In Enzo's Splendid Gardens
In Enzo's Splendid Gardens

Follow Shrek, a not-so-conventional ogre, on his quest to find and marry a princess.
Have each student cut out a copy of the castle tower patterns. Then guide her to arrange the pieces in order, placing the first event at the tower’s base. When the events are in the correct order, the letters on the right side of the tower spell the witch’s magic words. Have each child glue her pieces together and take her tower home to share Shrek’s story.


Growing Vegetable Soup
Growing Vegetable Soup


Jeffrey Lionel Magee, an orphan from Hollidaysburg, runs away to Two Mills, a town divided by race. His speed, bravery, and incredible feats earn him the nickname Maniac. Maniac’s gentle ways help the people of Two Mills begin to understand and accept each other.
Here’s an interactive display that gives students practice identifying character traits. Make three copies of the shoe patterns and label each of the six shoes with a different type of information readers can learn about a character. Post the shoes on a board titled “Step by Step Character Analysis” and attach a length of yarn to each one as a dangling shoestring. As you read, guide students to record on index cards the details that help describe Maniac Magee and then staple the cards on the board along the correct

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A Gentle Giant

Citing Evidence




For this activity, have each student cut out the crocodile pattern. Next, have the child label one side of the crocodile “Fierce” and the other “Gentle.” Then guide the student to read the selection “A Gentle Brute” and list under each adjective words, phrases, and ideas from the selection that support that description. When he finishes, each child folds his pattern as shown and tapes its base to make it stand. Then the student chooses the adjective he believes best describes a Nile crocodile. He writes a letter to persuade you that a Nile crocodile is fierce or gentle and uses his notes to cite evidence from the selection.


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Sam-I-Am, a cheerful optimist, tries to convince his doubtful friend to eat green eggs and ham. His persistence pays off when his friend finally takes a bite and discovers he likes green eggs and ham.
For this partner activity, cut apart a copy of the game cards and gameboard. Put each game card inside a plastic egg and store the eggs in a bag. To play, each partner selects an egg and opens it. If the game card is a ham, the player keeps the card and sets the empty egg aside. If the game card is half an egg, the player reads the contraction, matches it to the correct words on the gameboard, and sets the empty egg aside. The partners continue playing in this manner until all the contractions are matched. The player with fewer ham cards wins. As time allows, students play again.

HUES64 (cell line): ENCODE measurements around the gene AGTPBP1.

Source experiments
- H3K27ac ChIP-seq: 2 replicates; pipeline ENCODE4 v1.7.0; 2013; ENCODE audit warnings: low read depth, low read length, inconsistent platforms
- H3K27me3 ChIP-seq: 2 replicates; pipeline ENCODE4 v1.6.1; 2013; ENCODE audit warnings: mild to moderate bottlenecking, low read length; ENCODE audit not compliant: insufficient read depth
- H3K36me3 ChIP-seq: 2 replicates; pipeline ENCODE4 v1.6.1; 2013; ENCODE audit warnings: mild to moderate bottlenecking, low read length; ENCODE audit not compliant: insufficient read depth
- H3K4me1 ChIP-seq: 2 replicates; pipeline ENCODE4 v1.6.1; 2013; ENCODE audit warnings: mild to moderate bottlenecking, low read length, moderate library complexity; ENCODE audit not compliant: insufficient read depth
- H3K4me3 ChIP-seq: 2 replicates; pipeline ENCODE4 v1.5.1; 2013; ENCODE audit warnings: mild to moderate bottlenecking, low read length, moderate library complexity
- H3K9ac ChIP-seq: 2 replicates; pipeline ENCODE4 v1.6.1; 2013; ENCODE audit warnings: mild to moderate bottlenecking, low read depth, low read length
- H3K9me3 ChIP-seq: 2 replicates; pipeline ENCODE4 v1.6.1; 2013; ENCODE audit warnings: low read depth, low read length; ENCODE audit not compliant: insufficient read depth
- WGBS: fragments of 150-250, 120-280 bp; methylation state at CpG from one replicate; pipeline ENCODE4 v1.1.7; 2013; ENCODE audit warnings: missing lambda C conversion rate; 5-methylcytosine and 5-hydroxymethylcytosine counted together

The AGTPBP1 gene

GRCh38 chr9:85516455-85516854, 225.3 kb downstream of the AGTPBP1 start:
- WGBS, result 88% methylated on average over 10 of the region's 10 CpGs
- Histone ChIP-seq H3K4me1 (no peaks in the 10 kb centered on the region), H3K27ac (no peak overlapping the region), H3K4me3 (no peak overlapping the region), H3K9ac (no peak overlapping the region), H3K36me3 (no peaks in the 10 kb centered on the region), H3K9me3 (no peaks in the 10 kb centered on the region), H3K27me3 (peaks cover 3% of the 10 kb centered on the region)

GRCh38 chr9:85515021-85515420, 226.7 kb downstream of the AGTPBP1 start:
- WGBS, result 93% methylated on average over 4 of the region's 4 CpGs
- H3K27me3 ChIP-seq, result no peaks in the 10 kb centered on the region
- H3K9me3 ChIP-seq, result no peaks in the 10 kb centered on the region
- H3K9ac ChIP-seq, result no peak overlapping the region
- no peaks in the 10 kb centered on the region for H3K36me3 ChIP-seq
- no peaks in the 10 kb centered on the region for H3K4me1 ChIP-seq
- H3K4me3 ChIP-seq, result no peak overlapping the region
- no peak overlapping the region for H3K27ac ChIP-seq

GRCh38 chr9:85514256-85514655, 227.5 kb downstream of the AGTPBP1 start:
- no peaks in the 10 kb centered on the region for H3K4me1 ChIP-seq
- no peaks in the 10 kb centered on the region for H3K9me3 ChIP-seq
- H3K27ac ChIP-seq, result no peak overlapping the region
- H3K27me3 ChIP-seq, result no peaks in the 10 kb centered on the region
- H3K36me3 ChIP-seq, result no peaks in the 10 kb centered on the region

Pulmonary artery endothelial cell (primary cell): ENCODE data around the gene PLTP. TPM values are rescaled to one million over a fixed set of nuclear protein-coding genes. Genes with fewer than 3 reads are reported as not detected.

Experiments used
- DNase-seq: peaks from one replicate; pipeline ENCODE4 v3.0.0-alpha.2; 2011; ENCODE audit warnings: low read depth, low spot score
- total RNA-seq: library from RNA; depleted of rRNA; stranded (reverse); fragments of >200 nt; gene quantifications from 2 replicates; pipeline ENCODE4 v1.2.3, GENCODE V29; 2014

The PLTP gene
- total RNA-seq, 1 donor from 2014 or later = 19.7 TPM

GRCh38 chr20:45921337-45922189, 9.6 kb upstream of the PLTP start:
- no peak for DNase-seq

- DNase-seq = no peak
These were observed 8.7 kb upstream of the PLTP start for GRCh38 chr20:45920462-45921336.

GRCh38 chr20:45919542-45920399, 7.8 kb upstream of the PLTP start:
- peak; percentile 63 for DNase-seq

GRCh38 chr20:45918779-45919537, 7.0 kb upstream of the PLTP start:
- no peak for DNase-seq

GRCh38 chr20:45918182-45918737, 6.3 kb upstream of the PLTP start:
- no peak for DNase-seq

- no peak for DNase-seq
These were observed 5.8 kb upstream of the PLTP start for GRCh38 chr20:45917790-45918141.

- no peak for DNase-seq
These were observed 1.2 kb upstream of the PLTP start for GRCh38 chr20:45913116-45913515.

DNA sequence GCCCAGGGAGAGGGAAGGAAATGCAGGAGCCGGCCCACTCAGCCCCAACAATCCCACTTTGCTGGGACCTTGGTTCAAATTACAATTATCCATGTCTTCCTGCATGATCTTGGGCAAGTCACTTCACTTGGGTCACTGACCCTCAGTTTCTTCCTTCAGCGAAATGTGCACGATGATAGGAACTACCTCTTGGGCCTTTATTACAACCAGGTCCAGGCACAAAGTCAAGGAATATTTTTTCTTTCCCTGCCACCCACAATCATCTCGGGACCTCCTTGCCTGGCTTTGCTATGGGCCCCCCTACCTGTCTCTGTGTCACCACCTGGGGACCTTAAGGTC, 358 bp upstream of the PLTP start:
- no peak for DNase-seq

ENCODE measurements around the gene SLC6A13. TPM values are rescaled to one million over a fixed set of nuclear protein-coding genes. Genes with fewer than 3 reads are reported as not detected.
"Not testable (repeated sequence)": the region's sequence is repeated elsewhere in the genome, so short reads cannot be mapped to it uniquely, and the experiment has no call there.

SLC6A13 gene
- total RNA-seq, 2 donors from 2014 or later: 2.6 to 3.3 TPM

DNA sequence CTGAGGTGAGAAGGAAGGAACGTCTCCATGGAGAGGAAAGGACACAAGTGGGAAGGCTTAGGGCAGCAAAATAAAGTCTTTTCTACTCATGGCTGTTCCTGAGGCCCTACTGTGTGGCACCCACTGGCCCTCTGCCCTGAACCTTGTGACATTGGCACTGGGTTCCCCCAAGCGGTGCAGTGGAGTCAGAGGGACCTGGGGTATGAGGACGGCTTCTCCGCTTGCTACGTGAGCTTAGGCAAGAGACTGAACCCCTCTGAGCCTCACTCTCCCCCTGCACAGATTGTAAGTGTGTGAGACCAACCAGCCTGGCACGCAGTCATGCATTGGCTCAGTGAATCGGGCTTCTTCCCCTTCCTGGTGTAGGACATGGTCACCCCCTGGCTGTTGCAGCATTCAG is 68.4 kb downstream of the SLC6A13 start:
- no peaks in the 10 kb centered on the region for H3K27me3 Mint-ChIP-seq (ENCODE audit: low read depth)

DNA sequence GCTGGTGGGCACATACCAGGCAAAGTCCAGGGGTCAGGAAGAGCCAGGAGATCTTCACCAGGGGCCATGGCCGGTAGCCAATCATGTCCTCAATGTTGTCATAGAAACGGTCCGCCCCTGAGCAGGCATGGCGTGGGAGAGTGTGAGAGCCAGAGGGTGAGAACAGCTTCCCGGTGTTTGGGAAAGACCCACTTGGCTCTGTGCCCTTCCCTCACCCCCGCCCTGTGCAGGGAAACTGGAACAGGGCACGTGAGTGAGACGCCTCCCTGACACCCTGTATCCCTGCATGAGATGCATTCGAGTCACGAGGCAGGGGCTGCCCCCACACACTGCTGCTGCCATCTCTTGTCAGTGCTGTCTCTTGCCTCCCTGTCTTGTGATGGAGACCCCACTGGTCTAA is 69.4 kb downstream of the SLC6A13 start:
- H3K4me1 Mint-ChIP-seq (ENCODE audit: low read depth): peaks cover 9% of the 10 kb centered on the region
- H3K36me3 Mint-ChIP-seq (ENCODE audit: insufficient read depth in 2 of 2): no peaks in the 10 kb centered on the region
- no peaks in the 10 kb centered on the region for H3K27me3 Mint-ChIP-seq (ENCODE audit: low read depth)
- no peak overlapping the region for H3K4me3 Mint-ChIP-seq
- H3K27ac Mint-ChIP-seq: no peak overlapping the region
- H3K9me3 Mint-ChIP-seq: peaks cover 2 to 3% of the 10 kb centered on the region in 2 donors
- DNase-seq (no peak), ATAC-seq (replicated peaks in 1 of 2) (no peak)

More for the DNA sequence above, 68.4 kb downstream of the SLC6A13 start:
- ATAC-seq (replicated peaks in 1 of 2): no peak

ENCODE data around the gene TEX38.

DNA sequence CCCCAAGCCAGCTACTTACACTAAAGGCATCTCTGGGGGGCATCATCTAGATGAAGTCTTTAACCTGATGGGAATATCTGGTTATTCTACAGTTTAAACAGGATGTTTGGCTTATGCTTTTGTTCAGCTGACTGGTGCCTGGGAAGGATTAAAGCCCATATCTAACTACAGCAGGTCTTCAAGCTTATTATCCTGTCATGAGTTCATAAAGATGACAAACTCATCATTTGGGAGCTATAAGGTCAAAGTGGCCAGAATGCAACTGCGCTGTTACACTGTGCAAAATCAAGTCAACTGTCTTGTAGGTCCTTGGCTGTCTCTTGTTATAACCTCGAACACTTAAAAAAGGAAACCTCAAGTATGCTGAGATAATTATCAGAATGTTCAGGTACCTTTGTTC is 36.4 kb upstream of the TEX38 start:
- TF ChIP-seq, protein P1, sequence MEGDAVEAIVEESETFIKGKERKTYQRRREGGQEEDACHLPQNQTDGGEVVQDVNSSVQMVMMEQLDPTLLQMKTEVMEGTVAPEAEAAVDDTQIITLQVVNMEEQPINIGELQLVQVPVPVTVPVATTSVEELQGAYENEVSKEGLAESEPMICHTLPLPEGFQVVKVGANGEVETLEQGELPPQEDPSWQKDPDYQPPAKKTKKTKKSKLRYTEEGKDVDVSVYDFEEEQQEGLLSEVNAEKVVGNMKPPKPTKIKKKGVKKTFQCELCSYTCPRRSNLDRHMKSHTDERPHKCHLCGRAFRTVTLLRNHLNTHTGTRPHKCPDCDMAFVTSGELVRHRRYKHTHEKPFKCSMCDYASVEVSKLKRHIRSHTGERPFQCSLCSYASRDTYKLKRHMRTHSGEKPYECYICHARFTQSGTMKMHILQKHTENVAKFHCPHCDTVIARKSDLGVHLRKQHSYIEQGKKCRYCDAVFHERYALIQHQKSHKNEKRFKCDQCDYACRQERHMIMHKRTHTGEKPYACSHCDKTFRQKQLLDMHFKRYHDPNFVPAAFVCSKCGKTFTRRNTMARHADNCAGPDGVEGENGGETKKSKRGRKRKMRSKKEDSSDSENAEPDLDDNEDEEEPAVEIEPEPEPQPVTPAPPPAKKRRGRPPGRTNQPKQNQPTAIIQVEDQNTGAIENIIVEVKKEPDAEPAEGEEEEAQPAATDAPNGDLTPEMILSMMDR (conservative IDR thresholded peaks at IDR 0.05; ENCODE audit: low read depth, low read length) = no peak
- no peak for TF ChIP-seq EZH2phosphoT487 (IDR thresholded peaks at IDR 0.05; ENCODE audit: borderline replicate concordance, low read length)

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Want to check students’ reading comprehension after independent reading or class read-aloud sessions? Try this! Make a class supply of “About Today’s Reading” and keep the pages handy. Then periodically end a reading session by guiding each child to follow the directions on the page, sharing her thoughts and letting you know she was on task!
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L.2.1f


Produce compound sentences.


Wrap up the end of the year with this sunny activity. Lead students in a discussion of the things they will miss most about school. Next, guide the class to discuss the things they are most looking forward to this summer. Then have each child copy and complete the sentence frame shown. Guide him to trim a yellow piece of construction paper into a sun shape; then have him write and illustrate his sentence on the cutout. Provide time for students to share their sentences aloud.
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Say What?


L.3.2c


Use commas and quotation marks in dialogue.


In advance, copy and cut apart the punctuation mark cards. Next, write on four paper strips sentences like the ones shown, leaving spaces for the punctuation cards. Then place the strips in a pocket chart or along the board’s edge. Read the first sentence aloud; then invite a student to paper-clip the corresponding cards to the strip. After confirming the answer, direct the child to remove the cards. Then repeat with the remaining sentences. As an alternative, put magnetic tape on the back of each card and write the sentences on the board. Have students place the magnetic cards in the appropriate places.